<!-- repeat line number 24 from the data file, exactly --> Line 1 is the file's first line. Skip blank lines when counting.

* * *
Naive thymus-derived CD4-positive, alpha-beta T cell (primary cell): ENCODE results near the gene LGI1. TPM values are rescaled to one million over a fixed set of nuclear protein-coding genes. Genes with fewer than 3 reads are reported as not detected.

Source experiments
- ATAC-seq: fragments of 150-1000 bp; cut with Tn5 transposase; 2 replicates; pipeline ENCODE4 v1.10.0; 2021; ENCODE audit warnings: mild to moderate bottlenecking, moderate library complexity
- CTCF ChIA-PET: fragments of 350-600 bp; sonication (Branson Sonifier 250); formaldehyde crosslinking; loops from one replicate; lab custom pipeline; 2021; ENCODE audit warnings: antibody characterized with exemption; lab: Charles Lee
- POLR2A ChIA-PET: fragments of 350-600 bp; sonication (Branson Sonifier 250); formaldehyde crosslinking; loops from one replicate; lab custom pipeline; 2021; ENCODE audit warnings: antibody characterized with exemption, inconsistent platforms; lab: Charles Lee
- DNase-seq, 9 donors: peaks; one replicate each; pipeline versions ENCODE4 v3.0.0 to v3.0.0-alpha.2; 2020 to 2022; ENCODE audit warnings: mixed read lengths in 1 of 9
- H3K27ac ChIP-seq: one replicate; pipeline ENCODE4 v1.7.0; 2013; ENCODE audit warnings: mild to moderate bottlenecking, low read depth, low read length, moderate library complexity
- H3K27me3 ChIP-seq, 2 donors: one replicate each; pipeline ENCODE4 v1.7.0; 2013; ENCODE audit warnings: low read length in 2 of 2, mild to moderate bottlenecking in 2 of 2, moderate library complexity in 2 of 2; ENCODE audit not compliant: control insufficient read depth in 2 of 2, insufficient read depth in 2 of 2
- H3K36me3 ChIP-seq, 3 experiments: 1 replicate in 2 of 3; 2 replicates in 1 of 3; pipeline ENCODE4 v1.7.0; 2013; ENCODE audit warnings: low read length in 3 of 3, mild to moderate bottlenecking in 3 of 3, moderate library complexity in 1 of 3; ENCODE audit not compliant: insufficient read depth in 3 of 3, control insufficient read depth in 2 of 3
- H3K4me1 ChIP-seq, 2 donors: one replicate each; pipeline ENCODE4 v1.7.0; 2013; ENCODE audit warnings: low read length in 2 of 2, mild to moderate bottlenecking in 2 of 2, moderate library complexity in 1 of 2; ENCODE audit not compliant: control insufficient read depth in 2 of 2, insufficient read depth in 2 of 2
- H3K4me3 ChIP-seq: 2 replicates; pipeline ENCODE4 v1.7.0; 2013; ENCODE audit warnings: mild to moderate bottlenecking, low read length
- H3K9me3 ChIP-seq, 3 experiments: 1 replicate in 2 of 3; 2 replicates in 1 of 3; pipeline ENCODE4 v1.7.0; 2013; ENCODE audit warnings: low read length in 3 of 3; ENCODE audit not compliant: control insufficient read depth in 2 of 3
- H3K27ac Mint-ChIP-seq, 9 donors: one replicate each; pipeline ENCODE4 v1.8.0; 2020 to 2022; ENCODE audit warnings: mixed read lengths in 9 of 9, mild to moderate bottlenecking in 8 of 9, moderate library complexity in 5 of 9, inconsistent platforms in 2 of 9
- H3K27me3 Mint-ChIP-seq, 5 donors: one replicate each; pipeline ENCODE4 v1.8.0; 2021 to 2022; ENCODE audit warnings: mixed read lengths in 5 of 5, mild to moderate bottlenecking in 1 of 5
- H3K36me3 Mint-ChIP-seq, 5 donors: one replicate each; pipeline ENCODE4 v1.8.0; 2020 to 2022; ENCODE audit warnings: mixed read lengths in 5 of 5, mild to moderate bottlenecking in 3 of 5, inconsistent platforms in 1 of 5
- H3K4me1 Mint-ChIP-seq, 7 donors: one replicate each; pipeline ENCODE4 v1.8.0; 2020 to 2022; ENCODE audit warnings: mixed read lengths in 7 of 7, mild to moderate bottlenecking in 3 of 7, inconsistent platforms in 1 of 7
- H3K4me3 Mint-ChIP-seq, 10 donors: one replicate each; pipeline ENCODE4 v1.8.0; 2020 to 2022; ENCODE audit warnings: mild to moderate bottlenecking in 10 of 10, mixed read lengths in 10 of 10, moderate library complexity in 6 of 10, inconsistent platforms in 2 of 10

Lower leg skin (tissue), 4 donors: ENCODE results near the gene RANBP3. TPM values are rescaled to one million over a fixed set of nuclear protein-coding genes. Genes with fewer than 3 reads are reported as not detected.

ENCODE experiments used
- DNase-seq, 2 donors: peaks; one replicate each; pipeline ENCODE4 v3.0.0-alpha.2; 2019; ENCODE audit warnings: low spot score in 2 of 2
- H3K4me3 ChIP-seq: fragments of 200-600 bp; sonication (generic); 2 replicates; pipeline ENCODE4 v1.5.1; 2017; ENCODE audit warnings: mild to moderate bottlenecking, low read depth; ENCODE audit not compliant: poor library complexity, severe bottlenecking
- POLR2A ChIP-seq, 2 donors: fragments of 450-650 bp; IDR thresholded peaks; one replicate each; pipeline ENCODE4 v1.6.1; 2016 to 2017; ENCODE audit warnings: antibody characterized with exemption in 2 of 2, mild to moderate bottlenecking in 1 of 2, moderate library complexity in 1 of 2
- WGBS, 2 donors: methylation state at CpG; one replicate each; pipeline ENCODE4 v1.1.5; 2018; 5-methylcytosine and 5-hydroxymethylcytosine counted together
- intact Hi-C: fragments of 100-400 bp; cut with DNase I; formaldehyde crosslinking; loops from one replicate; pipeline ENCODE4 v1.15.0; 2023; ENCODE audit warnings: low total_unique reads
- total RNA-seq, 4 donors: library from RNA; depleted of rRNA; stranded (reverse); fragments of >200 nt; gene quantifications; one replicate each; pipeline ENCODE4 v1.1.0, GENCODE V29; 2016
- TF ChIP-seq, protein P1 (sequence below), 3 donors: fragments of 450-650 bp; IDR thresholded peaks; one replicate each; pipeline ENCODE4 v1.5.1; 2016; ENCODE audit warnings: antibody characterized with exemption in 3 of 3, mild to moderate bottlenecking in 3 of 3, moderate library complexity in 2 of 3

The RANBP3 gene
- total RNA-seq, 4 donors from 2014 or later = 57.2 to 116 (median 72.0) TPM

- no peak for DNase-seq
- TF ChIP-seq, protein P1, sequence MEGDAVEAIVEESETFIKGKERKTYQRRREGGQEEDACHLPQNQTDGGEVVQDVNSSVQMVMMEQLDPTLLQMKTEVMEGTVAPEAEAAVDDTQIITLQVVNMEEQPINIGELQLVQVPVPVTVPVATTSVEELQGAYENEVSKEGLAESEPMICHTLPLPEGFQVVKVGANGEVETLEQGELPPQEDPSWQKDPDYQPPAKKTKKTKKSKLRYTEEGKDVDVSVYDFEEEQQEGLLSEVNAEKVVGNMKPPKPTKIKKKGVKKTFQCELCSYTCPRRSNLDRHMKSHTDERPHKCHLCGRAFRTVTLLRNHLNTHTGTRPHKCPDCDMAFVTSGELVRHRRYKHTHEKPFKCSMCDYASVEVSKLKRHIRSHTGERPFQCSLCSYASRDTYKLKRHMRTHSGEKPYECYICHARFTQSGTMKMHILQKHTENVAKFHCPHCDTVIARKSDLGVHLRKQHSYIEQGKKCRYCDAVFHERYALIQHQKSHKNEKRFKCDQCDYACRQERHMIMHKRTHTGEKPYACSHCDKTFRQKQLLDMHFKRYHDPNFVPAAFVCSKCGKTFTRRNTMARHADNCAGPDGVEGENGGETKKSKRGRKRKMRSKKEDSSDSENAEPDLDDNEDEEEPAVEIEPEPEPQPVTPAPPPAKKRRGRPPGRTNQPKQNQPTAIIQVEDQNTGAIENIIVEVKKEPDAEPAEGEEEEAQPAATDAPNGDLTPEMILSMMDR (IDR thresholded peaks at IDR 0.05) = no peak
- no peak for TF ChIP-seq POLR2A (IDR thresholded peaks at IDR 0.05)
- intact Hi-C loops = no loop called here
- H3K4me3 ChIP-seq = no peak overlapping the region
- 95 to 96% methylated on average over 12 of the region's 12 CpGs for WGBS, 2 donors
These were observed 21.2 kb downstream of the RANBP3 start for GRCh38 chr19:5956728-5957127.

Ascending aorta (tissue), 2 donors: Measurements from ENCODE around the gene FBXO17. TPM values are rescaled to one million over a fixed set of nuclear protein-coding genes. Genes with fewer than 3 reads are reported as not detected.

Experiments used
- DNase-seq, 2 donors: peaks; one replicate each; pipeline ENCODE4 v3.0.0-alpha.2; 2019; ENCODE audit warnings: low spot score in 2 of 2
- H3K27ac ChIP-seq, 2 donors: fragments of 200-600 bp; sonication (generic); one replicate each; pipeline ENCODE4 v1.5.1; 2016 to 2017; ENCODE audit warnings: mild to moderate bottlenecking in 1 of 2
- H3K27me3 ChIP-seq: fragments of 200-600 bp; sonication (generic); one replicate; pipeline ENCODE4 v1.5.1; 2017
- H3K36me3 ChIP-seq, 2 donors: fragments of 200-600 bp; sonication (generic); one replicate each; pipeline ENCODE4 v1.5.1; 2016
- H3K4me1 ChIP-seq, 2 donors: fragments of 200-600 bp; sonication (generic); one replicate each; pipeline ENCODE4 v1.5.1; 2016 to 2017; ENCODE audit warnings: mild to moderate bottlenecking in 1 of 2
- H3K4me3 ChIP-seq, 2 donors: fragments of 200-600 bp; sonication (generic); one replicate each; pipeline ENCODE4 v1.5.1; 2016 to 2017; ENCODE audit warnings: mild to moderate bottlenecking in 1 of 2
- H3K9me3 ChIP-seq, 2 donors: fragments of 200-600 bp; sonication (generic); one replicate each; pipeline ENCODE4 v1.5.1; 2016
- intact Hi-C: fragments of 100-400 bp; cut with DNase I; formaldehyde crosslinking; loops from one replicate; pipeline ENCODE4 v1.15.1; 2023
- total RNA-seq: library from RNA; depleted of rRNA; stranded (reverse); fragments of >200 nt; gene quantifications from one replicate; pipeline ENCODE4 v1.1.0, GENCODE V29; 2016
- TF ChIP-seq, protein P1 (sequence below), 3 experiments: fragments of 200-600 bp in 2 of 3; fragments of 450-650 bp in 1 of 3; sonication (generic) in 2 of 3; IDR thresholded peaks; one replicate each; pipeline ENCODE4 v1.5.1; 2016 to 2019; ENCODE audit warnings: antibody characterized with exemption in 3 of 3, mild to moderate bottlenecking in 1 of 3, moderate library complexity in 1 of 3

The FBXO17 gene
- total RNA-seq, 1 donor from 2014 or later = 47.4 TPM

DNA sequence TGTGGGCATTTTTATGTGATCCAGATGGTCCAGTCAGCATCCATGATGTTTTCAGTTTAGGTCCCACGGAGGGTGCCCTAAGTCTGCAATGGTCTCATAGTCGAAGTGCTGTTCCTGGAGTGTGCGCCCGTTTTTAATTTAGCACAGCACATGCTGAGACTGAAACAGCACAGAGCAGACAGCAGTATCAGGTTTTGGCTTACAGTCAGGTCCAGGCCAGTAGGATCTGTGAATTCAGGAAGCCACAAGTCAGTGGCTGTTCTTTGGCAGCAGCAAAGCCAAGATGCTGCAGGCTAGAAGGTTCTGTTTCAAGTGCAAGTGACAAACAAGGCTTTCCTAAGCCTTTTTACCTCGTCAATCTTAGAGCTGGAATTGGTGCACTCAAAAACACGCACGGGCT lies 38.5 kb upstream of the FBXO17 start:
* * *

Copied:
- intact Hi-C: fragments of 100-400 bp; cut with DNase I; formaldehyde crosslinking; loops from one replicate; pipeline ENCODE4 v1.15.0; 2023; ENCODE audit warnings: low total_unique reads